So I’m going to do my best to focus on the positive…
National suicide prevention hotline: 1-800-273-TALK (8255)
Info on Soldier suicide prevention
I grew up on science fiction. My dad was a big sci-fi fan, so when we’d go to the video store (yes, I understand that’s an ancient concept these days), he’d choose anything so long as the cover had space, spaceships, or aliens on it.
I remember seeing Star Wars when I was younger, and collecting figurines and spaceships. Alongside the wooden playhouse my mom designed for us in the backyard of our little house in Oklahoma, my dad built what was meant to be the head of AT-AT.
I remember staying at home with a sitter while my parents saw what they thought was a grownup movie about aliens, only to take my sister and I out the very next night when they realized how good (and kid-appropriate) E.T. was.
I remember one of the very first “grown up” movies I saw was Blade Runner. I was blown away.
So I think it’s fair to say that me & sci-fi go way back. Which is why of COURSE I loved Guardians of the Galaxy. I’m not going to review it, or go into in-depth conversations about how it relates to the comics (which I have not read, and don’t really intend to), but it was a fun little movie, and I enjoyed watching it.
What makes a sci-fi movie “real” for me is the characters. I love them, humor, flaws and all. GotG had some great ones, and nearly ALL of them interesting-looking enough to draw (which is why my IG feed has been flooded with all sorts of amazing character sketches from various artists). For me, GotG has a similar campy feel as Fifth Element did, with a sense of humor, and a lot of colorful characters.
So, of course, I couldn’t help but draw a few of ’em, too….
(Don’t worry, I don’t think I’ve got any spoilers here…)
I tend to start off on the beaten path, so one of my favorite characters was Drax the Destroyer, played by WCW’s Dave Bautista (who was so good I forgot he was an athlete-turned-actor). Drax is extremely literal (as am I). I could totally relate to him, as a lifetime of literal misunderstandings have made my own life a bit confusing. He has one of my favorite lines in the movie, saying “Nothing goes over my head. My reflexes are too fast. I would catch it.” I had to get my blue & red ballpoints out and sketch him.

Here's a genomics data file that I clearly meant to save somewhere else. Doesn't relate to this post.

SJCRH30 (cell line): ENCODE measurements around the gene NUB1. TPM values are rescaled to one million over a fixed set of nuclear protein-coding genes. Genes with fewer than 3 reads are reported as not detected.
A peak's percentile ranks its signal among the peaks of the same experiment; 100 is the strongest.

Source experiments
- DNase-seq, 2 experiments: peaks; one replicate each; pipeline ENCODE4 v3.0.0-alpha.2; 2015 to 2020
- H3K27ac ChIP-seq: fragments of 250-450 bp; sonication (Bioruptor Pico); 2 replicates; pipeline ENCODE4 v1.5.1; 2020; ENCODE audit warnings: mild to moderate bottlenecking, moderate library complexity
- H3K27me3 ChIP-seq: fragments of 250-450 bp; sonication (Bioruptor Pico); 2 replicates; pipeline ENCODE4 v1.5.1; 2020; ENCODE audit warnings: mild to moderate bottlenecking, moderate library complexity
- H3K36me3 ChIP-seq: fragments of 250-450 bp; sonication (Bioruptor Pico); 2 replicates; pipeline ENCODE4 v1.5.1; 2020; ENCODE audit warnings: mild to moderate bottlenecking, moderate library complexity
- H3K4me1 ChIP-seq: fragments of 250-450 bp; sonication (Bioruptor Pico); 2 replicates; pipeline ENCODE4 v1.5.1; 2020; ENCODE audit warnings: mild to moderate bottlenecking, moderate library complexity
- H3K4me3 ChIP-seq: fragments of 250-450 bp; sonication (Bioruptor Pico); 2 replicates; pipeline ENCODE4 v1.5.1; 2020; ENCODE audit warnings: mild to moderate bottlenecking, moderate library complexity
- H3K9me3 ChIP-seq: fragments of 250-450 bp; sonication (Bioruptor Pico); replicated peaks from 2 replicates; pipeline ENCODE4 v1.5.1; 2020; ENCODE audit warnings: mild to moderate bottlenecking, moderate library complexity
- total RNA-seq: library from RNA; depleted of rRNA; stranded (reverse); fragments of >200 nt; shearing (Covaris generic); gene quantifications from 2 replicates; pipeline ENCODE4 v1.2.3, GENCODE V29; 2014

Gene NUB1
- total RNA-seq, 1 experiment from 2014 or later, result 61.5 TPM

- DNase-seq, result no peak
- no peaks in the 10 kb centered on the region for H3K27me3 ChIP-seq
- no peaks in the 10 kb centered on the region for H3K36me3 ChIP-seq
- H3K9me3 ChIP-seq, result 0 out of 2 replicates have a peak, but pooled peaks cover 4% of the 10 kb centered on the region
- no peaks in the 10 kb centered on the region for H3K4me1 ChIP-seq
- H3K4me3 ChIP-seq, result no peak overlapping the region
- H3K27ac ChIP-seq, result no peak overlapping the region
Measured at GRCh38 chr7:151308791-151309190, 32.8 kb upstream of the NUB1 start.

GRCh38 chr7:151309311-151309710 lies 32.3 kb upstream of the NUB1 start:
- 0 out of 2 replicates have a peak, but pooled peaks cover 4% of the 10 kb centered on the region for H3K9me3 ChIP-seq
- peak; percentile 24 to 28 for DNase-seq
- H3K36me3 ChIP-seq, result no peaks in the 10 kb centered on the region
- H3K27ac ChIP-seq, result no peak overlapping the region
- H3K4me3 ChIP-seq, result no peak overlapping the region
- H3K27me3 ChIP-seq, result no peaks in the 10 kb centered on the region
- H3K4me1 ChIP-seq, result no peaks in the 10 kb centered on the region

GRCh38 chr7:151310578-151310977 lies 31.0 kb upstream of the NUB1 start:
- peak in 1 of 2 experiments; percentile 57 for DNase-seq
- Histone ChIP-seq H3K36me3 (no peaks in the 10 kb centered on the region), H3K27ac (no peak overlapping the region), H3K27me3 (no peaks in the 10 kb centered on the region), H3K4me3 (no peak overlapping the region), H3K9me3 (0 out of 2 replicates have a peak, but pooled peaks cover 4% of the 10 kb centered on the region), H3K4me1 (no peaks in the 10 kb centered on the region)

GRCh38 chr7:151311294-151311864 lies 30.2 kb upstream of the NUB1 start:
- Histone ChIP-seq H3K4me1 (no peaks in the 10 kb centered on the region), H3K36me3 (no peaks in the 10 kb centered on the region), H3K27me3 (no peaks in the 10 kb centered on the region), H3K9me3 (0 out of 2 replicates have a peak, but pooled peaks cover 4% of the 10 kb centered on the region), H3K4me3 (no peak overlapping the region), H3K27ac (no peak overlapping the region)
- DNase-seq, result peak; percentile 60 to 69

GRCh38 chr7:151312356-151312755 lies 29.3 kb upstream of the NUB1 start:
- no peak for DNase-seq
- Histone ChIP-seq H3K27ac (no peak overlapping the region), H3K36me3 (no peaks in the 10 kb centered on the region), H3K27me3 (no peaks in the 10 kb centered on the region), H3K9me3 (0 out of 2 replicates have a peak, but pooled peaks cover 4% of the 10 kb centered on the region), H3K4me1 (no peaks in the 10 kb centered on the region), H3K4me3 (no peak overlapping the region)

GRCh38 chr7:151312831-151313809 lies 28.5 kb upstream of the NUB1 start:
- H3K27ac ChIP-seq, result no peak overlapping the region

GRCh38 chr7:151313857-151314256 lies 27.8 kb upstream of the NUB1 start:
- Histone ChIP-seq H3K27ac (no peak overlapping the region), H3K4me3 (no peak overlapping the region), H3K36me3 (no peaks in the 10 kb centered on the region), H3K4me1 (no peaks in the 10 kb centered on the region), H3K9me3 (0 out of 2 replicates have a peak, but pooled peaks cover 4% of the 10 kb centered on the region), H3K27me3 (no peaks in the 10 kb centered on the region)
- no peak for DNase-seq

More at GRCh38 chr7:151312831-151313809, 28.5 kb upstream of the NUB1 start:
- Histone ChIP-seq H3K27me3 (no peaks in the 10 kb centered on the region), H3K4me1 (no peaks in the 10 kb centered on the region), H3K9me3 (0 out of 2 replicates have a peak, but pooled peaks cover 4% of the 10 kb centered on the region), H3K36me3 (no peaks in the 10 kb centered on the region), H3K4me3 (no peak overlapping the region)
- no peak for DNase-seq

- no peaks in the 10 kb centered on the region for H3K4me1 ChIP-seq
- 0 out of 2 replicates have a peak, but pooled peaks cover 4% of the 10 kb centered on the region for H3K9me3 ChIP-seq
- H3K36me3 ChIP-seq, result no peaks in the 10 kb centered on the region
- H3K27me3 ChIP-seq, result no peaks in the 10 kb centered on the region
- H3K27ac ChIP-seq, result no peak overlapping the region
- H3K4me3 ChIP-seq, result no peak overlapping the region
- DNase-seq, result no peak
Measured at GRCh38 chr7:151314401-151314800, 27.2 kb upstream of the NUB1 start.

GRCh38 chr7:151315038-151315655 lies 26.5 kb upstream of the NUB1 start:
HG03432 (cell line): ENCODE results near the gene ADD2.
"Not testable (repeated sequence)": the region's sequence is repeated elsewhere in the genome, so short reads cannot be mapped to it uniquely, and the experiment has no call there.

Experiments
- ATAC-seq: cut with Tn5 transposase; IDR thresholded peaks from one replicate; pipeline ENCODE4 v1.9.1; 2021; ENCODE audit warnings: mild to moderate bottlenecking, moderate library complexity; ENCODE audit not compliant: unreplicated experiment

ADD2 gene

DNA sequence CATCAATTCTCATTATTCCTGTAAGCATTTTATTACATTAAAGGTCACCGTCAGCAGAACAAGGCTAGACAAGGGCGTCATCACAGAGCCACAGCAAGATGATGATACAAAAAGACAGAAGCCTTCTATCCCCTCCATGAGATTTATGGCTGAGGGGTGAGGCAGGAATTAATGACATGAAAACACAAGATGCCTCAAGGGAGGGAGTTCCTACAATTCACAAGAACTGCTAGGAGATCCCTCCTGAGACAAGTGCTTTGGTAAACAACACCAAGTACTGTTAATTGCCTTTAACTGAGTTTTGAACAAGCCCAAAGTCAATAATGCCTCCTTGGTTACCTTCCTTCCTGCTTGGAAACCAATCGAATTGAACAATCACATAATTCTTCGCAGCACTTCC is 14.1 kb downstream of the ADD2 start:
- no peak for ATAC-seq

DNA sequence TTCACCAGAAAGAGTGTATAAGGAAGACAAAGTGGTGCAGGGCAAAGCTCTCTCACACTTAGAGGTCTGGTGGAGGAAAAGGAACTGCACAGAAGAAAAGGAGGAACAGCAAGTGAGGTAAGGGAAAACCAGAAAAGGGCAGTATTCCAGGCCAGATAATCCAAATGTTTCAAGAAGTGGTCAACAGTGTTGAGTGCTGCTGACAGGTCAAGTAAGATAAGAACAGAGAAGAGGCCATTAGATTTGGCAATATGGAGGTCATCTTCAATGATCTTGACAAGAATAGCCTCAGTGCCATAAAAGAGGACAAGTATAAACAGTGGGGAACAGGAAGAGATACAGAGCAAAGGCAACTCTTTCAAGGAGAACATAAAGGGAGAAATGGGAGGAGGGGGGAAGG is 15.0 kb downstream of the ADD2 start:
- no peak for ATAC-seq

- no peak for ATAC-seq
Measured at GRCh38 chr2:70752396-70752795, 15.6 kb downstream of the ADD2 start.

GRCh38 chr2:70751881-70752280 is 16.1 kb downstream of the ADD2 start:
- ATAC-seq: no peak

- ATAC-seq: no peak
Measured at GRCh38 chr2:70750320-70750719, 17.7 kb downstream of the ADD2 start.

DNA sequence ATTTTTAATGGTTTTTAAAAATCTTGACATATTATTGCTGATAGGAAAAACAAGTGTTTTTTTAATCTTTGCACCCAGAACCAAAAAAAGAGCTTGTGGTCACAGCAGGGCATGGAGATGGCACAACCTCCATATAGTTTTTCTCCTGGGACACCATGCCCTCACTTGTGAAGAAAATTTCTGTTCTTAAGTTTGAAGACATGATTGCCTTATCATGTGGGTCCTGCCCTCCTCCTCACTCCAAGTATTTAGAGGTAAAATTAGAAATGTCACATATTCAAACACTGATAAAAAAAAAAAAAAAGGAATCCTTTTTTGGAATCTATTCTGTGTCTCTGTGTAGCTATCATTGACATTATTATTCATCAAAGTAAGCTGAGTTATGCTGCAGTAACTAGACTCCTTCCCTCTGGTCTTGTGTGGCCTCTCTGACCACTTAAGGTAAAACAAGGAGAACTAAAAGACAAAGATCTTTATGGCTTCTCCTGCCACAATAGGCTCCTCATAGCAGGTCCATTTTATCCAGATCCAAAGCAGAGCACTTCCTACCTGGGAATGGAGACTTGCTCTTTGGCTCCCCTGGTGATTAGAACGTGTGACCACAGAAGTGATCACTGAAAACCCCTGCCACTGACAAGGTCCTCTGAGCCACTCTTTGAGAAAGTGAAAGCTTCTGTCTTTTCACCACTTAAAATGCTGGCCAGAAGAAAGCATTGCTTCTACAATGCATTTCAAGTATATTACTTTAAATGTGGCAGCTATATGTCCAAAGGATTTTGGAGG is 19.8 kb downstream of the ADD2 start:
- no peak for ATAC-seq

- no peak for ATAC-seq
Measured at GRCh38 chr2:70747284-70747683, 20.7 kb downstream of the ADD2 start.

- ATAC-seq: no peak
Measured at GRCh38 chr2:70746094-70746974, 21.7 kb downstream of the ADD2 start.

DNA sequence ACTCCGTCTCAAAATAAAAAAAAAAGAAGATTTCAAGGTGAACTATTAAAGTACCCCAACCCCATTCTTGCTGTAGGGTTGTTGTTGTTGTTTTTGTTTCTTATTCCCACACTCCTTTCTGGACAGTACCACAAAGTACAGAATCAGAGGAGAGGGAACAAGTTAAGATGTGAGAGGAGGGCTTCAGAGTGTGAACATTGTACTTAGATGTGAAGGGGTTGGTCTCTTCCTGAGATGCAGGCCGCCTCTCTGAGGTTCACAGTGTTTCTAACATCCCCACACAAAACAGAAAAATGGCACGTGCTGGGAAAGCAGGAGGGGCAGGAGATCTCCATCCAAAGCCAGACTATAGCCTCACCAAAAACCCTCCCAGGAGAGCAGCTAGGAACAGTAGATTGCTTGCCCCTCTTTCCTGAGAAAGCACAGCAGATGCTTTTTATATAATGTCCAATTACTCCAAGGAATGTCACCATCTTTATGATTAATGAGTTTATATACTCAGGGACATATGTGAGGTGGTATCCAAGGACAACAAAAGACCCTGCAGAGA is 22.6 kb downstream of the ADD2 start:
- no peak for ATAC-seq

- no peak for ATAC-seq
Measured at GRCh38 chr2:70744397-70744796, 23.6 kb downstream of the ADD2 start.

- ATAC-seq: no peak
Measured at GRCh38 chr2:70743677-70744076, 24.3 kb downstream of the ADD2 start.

Later, I sketched the character named Yondu (played by Walking Dead’s Michael Rooker) who controls a deadly arrow with his whistles. This one I sketched in ballpoints, and highlighted with acrylics, and I’d just like to say that it was QUITE hard to draw a person whistling. Just sayin’.
I have a couple of characters I’d still like to draw if I don’t run out of steam…like Gamora (Zoe Saldana) and everyone’s beloved Groot. I’m trying not to get overwhelmed by the plethora of inspirational imagery in that movie, so I think a couple more drawings and I’ll be okay.
Guardians of the Galaxy is rated PG-13, so I know a lot of kids went to see it, but aside from the fact that Myla is only five, heavy action understandably frightens her. Sometimes that can be a little challenging, trying to find kid’s shows that have no “bad guys,” and where no one gets hurt and there’s no conflict whatsoever, but I’m also quite okay with her enjoying the simpler things.
So when there are shows that come out where the marketing and products are EVERYWHERE, or other kids are talking about it, I like to tell her the simplified version. Instead of telling her the entire story of GotG, I tell her about the characters, so she still knows what everyone’s talking about, but doesn’t have to actually see the “scary show” herself. And in my doing so, she has developed a love for characters she’d never otherwise see: like Khaleesi, Daleks, and in this case, Rocket and Groot–as has most of the sci-fi world. I show her little video clips of the characters on YouTube sometimes, she asks me questions, and she loves ’em.
So the next time she asked to draw on some heads (as we do), she immediately turned one into Groot, complete with a little leaf on his shoulder.
And seeing Rocket in stores out & about, she asked lots of questions about this little raccoon character. She thought it’d be funny if he had bubbles coming from his gun instead of bullets…
So there ya go. Nothing like a little sci-fi influence for your day!